For instance, if the duck coop is fairly large, make it tall enough to stand up in it to save you from backaches in the future. 

You’ll also want to make sure you have a designated clean-out door to let you swap out the soiled bedding for new. Every so often, you’ll also need to give the coop a really good clean by scraping it out and hosing it down.

Attaching one of the sides of the duck house with a hinge and latch will allow you easier access when mucking out. Just swing back the entire side of the house and prop it open while you get busy with your cleaning equipment.

2. Compostable bedding

We recommend using straw bedding for your ducks because it produces little dust, and you can compost it afterward.

Your ducks will also find the straw to be extremely comfortable. It can also serve as a nice nest for brooding. In most instances, you won’t need to build nesting boxes for ducks. They prefer to set up a nest with straw on the ground in their house.

Straw insulates well, and you can also pile it high in winter for extra warmth.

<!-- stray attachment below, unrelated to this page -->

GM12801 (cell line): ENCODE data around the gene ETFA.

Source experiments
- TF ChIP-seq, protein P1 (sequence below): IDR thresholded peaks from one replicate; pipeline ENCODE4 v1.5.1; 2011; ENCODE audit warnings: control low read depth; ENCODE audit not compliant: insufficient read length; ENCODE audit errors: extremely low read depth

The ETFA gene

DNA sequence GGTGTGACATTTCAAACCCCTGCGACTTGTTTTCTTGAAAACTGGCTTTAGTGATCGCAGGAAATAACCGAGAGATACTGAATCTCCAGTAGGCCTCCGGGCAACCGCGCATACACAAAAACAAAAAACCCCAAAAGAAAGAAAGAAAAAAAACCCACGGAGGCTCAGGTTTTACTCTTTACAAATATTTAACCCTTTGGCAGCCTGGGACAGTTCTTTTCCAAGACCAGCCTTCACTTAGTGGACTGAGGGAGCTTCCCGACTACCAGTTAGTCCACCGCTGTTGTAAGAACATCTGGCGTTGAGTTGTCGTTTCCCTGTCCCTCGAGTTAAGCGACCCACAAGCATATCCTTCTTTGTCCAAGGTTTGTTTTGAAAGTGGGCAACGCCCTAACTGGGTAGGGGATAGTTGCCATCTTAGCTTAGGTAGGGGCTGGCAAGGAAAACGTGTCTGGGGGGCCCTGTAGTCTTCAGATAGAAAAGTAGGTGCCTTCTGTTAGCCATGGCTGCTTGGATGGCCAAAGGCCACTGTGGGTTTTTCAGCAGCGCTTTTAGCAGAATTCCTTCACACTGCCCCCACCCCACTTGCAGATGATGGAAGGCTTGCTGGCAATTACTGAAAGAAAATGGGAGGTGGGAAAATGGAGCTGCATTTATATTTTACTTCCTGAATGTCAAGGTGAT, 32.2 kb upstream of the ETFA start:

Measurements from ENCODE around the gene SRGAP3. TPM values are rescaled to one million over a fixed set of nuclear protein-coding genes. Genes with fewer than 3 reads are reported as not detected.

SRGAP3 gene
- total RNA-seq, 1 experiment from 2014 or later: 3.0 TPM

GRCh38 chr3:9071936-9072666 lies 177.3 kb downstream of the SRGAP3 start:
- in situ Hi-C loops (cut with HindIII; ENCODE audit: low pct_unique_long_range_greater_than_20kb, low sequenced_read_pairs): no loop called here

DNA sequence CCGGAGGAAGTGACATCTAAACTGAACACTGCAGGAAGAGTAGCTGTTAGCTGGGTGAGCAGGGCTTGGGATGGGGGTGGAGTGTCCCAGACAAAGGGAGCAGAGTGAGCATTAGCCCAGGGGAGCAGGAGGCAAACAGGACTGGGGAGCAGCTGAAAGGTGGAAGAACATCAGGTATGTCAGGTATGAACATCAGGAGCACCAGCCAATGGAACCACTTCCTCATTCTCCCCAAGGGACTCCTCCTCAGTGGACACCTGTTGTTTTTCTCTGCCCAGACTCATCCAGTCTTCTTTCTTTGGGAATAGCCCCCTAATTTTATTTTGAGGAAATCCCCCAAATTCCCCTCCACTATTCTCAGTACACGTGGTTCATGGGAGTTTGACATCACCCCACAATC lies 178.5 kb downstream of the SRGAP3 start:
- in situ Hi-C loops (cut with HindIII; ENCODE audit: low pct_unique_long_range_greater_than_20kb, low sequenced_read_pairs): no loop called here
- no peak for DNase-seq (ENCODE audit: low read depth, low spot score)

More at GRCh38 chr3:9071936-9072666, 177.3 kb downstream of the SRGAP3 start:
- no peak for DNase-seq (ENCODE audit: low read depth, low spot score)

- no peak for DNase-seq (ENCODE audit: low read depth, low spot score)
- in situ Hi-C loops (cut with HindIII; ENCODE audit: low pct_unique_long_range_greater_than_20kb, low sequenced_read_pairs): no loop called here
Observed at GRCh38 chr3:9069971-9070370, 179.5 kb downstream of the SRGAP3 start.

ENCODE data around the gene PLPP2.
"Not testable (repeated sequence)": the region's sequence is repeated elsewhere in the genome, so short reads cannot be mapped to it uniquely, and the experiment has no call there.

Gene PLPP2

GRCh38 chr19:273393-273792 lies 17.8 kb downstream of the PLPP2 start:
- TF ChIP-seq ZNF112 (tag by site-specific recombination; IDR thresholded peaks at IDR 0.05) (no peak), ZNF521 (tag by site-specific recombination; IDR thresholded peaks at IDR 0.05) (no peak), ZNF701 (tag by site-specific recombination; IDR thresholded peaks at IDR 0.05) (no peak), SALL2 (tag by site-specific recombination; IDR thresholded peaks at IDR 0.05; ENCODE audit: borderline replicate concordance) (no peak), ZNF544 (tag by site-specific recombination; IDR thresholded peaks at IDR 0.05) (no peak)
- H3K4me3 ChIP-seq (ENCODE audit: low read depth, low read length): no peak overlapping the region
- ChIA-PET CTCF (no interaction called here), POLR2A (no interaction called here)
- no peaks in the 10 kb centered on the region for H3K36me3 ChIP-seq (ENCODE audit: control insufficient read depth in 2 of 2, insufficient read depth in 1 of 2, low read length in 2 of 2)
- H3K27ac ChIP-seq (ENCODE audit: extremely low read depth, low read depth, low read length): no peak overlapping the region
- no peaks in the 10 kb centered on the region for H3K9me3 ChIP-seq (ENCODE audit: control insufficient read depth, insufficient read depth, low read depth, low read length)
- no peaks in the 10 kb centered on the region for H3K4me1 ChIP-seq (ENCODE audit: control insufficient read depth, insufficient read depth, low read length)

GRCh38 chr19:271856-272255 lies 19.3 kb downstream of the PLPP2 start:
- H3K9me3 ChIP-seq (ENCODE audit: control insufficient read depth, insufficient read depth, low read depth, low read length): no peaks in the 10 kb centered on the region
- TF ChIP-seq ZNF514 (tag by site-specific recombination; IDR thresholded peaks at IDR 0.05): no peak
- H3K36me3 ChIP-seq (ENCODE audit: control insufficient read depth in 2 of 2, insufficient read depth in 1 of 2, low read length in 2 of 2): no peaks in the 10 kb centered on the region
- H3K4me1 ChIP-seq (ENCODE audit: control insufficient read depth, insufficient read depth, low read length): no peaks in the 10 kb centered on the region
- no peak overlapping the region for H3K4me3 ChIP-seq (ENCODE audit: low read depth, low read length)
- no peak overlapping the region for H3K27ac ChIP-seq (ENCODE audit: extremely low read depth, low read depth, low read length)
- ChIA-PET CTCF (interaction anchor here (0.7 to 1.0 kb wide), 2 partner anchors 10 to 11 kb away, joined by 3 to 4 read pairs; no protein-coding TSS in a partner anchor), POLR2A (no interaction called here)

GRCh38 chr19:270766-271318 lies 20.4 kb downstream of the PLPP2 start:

When it’s time for changing, the mixture of the straw with duck poop will make it prime composting material to boost the fertility of your soil.

You can make cleaning out the duck house even easier by building your compost pile nearby. That way you don’t have to walk far with the soiled bedding every time you’re mucking out.

If you don’t want to use straw, you could also consider large flake wood shavings or pine needles.

3. Ventilation

As water birds, ducks are almost always wet, so you’ll need good ventilation to make sure that the duck house doesn’t get moldy.

Building windows on two opposite sides of the coop will ensure it gets a good through-draft.

However, make sure the windows are covered with some sort of chicken wire or hardware cloth to stop predators, such as raccoons, from getting in.

If the area you live in gets really harsh winters, you may also want to consider some way of closing the windows up when the weather gets terrible. You can install air vents in the roof which will still provide ventilation and keep the windows closed to keep it warmer.

The most important thing to consider is that humidity doesn’t build up and create mold.

4. Entrance

Of course, your duck house will need an entry point so that the birds can come and go, but you should also build it to cater to their specific needs.

How to house ducks is slightly different from chickens because on land, chickens are more able-bodied than ducks.

Ducks have bodies very close to the ground and weak, short legs. Unless their coop is at ground level, your ducks will need a gently sloping ramp to get in and out of their house.